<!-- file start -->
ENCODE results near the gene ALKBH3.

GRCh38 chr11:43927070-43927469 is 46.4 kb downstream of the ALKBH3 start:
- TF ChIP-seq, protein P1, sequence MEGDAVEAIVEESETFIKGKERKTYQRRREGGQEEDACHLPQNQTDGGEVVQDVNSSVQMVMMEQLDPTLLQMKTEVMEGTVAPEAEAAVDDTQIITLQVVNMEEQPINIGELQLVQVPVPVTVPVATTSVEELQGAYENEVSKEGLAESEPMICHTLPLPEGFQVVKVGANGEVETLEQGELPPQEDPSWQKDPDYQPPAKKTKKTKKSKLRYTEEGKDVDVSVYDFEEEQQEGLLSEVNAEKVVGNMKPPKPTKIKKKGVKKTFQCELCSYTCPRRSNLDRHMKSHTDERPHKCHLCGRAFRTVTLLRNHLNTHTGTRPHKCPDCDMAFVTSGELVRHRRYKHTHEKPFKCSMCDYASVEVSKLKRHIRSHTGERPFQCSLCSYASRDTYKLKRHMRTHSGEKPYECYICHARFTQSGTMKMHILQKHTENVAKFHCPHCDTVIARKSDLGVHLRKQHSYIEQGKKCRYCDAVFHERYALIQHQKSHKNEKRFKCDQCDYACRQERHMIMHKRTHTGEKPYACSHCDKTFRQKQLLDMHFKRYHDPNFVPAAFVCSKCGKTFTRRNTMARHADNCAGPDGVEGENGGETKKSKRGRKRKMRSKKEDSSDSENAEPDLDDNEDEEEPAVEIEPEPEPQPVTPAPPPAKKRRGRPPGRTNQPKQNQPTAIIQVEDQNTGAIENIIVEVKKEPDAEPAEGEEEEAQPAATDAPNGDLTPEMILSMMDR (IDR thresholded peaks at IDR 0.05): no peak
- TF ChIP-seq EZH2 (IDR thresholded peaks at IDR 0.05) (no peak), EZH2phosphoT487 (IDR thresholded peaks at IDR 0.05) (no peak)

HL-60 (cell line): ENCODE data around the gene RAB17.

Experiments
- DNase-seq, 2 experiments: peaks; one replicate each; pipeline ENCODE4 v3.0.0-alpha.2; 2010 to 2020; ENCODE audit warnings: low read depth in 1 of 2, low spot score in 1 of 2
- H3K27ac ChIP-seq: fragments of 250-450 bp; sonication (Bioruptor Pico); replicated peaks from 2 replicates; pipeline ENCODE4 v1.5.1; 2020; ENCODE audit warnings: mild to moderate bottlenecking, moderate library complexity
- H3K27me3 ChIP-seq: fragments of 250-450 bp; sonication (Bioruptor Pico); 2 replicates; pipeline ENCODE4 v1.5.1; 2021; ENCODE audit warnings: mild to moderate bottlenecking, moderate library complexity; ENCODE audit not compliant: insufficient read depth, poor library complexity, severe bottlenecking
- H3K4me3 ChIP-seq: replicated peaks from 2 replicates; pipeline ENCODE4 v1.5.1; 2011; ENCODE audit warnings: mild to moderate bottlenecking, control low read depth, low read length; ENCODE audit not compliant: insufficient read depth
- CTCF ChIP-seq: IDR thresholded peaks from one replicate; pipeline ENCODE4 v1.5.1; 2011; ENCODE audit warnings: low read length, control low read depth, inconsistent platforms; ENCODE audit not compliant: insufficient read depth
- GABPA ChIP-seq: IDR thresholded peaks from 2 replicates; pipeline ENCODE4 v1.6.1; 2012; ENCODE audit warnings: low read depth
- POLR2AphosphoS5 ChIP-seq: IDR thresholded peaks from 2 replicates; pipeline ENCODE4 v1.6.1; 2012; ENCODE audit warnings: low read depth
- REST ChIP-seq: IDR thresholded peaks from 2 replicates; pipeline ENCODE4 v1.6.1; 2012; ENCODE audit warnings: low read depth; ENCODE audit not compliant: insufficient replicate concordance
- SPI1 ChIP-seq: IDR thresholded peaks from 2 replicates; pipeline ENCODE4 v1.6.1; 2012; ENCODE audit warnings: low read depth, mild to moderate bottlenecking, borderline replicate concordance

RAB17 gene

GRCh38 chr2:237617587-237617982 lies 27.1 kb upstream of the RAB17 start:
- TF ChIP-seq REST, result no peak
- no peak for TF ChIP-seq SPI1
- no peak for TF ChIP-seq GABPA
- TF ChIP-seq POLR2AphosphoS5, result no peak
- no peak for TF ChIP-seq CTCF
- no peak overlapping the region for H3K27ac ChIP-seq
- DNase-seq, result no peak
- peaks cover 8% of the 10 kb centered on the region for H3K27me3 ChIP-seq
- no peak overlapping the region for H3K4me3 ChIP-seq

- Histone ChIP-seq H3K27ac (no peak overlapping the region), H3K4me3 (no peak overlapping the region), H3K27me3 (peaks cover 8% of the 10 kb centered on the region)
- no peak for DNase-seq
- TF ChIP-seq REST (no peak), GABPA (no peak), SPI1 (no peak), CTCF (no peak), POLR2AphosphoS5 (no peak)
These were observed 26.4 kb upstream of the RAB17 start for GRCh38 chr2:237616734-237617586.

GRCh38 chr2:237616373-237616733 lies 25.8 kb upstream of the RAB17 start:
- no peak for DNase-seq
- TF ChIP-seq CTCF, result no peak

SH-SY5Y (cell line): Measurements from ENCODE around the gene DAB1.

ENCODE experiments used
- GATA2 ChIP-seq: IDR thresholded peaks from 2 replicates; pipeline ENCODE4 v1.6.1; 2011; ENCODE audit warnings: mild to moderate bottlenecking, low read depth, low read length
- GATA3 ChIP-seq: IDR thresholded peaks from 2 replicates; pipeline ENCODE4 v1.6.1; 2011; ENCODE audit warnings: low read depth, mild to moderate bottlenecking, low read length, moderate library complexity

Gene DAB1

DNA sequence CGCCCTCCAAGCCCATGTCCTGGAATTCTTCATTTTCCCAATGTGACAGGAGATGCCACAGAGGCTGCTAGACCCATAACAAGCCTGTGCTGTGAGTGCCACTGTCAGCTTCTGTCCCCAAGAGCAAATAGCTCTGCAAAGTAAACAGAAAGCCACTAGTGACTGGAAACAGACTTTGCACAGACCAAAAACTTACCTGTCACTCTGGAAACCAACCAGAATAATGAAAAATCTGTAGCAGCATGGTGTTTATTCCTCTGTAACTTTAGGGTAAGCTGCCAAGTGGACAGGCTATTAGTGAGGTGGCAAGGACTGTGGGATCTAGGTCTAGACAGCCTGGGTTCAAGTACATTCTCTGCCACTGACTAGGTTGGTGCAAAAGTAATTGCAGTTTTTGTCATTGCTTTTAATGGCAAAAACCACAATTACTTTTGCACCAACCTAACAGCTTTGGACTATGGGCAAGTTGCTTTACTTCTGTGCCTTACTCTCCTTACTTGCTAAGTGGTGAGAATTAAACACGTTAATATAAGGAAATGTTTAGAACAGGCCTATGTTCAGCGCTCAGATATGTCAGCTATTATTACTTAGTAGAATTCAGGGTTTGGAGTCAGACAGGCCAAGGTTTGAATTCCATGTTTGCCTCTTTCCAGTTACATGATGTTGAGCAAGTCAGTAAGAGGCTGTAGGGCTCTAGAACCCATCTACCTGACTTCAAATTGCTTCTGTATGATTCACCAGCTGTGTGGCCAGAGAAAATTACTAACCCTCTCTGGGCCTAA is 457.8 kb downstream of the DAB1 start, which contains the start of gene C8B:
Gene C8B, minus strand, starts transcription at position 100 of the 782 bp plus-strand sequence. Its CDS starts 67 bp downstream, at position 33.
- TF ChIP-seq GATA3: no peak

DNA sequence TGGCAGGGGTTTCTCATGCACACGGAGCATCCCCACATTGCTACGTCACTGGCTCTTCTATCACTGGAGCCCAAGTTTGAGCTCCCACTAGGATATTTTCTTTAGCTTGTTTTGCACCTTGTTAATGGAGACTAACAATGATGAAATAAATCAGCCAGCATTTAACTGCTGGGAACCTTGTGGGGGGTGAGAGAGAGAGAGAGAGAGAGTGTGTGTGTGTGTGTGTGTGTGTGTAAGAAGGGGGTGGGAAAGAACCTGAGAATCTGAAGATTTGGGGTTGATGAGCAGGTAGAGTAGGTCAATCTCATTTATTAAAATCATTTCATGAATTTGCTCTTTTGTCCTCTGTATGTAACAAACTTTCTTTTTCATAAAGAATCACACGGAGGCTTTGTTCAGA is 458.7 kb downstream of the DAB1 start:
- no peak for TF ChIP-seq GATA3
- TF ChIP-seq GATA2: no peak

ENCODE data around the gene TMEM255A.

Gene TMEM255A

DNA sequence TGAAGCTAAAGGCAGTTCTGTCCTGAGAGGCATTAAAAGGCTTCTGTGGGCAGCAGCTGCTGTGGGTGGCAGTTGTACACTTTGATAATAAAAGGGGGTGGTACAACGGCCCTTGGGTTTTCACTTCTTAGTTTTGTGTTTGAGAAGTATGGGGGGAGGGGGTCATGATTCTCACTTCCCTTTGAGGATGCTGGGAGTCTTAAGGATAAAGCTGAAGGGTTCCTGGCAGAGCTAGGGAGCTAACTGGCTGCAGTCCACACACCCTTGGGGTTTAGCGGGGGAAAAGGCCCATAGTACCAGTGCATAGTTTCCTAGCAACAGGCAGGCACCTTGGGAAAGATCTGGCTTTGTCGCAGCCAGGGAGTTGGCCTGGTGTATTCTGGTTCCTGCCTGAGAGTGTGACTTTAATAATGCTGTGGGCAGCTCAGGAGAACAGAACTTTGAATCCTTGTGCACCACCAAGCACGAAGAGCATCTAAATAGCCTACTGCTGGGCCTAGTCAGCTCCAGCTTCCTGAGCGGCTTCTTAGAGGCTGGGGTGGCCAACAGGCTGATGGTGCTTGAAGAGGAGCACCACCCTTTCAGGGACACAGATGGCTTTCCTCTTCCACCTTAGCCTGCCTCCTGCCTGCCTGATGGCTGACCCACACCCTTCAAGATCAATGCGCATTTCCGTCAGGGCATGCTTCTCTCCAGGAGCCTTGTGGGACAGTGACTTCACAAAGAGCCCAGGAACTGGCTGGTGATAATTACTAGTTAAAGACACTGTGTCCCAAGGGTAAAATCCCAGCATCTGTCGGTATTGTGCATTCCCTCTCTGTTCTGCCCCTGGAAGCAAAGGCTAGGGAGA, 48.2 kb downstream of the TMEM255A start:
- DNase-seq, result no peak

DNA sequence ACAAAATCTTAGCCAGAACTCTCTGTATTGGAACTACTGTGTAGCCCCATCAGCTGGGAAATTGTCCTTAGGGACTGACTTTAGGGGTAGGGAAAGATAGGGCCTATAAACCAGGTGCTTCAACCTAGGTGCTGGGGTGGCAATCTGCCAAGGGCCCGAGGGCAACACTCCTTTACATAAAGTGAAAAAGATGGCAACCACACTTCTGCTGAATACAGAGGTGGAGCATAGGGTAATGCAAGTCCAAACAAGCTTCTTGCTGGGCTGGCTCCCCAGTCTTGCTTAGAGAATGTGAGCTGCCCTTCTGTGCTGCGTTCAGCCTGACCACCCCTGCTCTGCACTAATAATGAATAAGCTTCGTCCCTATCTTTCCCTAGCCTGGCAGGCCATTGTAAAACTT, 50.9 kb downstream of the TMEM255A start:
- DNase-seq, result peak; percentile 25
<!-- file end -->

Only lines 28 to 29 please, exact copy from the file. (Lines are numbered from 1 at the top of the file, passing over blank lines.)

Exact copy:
- no peak for DNase-seq
- TF ChIP-seq REST (no peak), GABPA (no peak), SPI1 (no peak), CTCF (no peak), POLR2AphosphoS5 (no peak)